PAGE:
Academic year collaborative research

It’s time to develop professional skills, stretch yourself intellectually, and gain real world knowledge of your chosen field. Through academic year collaborative research you will work closely with a professor, becoming their junior colleague and growing your hands-on experience and resume. 

(And securing a great recommendation letter for when you next need one.)

How is this different than normal coursework?

Your research will count as a class (and credit hours), but will be a fun and exciting change to your normal class schedule, as you experience unique and life changing field and classwork from a real expert  (your professor). You will learn side-by-side with your professors as you research a topic—even presenting that topic at conferences and the Epic Expo.

You can research anything. Some professors read together in a developing field, some create together, while others conduct experiments. Your research depends your professor’s interest and base of knowledge. 

And the best part? Your professor is learning alongside you. This is a topic they are researching as well. While they have a great base of knowledge that will help inform this project, they will also be learning and experiencing new things. 

You’re truly in this together.

What sets academic year collaborative research apart?

The other forms of collaborative research at Earlham are held between academic semesters. These opportunities are more intensive, but typically over a shorter period of time. In the academic year term, students and faculty can learn and grow with each other over 15 weeks, really diving into their topic and leaving no rock unturned (sometimes literally). 

Our faculty

Nate Eastman

Professor of English

Nate has led collaborative research at Earlham College for 15 years. In his current role, he helps students build projects that are led by other faculty. He believes conducting research during the academic year better prepares students for the real-world time management problems they are going to face throughout their careers.

“This research is really a mentorship experience, and generally involves something that looks more like a real-world process of balancing competing priorities. It advocates really well for students who want to demonstrate that they can complete a project during life as it is actually lived, rather than in a sort of artificially-isolated environment.”

Rachael Reavis

Associate professor of psychology

Rachael has led academic year collaborative research many times over the 13 years she’s taught at Earlham College. She has worked with students to collect data, write reports, and even develop experiments and studies. Most importantly, she has seen students build confidence and skills through their collaborative research.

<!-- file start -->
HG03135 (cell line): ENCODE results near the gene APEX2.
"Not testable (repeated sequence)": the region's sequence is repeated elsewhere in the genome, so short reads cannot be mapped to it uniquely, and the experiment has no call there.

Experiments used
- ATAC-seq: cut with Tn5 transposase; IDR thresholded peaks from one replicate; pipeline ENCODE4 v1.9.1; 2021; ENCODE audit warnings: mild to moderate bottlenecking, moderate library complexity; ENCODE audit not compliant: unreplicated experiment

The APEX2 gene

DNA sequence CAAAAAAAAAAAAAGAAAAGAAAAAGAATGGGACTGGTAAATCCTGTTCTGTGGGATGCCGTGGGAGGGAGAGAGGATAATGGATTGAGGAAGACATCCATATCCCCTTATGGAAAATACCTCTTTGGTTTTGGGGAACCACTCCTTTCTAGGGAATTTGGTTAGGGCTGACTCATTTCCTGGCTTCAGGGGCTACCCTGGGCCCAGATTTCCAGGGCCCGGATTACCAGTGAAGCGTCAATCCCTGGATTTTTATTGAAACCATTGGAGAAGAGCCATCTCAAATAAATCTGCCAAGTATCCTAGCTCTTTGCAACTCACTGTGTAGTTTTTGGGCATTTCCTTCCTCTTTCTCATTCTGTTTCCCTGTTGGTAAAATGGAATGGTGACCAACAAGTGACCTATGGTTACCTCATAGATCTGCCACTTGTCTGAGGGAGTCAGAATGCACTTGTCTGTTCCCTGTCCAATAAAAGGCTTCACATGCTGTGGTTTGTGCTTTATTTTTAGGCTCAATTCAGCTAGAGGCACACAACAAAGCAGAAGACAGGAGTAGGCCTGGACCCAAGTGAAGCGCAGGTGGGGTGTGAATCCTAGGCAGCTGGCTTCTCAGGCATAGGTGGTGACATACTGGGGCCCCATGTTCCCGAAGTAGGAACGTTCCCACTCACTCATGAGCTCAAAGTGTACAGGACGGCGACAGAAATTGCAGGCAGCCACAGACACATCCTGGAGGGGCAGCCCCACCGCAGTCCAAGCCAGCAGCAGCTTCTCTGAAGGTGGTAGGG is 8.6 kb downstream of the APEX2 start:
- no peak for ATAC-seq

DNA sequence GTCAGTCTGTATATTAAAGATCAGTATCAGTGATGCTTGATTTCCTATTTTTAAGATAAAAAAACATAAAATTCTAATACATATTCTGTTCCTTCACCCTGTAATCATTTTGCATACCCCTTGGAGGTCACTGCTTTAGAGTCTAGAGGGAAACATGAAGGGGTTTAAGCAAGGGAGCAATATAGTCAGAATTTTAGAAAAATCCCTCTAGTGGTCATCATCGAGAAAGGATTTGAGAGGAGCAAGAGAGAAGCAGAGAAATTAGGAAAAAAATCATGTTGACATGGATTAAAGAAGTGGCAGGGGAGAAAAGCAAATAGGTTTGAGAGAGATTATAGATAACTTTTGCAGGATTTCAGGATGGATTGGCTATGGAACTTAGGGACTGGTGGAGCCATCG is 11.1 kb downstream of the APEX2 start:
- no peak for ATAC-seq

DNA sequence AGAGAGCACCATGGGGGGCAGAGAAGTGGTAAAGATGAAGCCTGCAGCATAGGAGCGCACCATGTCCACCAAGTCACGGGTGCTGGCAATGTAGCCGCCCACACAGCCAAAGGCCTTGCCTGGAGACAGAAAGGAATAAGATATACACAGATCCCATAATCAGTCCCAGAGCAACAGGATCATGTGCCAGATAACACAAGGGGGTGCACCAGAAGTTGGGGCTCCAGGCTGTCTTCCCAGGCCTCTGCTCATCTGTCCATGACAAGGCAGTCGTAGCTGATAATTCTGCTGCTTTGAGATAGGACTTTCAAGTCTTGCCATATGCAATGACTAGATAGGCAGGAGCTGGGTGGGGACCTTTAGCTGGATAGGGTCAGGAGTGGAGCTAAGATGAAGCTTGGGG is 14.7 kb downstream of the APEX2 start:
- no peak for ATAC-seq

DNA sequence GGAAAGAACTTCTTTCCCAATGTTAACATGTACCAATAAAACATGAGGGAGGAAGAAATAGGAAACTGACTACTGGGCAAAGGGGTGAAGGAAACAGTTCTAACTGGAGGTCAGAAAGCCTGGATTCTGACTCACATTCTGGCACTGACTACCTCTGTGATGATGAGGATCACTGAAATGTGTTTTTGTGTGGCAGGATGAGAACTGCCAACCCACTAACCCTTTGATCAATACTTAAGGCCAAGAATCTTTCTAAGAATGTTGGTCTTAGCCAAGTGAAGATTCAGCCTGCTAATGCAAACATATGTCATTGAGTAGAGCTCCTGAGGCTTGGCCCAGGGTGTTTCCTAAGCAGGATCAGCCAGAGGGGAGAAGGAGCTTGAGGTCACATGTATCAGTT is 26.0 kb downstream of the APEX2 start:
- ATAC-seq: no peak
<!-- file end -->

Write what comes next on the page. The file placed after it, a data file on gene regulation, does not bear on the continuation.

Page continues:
“Through this program, students build critical professional and intellectual skills. Getting the opportunity to build high level critical thinking, research, and professional skills puts them a step ahead in careers and in grad school. These opportunities are rare for most college students.”

Past (and current) projects

Academic year collaborative research projects cover a wide array of subjects, topics and fields. From research projects in the humanities to hands-on research in the sciences, there is room for all students in academic year collaborative research. Find a topic you’re passionate about and a professor who shares that interest and you can start making groundbreaking discoveries in your future field.

Redlining in Long Island

Rorey Murphy ’25 is a history major at Earlham College who is pursuing collaborative research through the honors program with Visiting Assistant Professor Viet Trinh. 

Together they are researching redlining on Long Island. The idea came after a discussion comparing Rorey’s interests with Viet’s expertise. Rorey grew up in Long Island and was familiar with the issue, which gave her local knowledge to add to her academic research. 

“I’m looking at how redlining and the formation of school districts has led to de facto segregation or potentially how transportation—the Long Island Expressway or the Long Island Railroad—has continued segregation in neighborhoods.” 

Removing Weir Dam

Shannon Hayes and Andy Moore, geologists in the earth and environmental science department led a team of student researchers to collaborate with the City of Richmond in assessing risks associated with the removal of Weir Dam.  

Representing Women in Wikipedia

Rachael Reavis, associate professor of psychology, led a group of students in a project to add representation of women on Wikipedia. The team added biographies for women in the fields of psychology, computer science, international studies and more.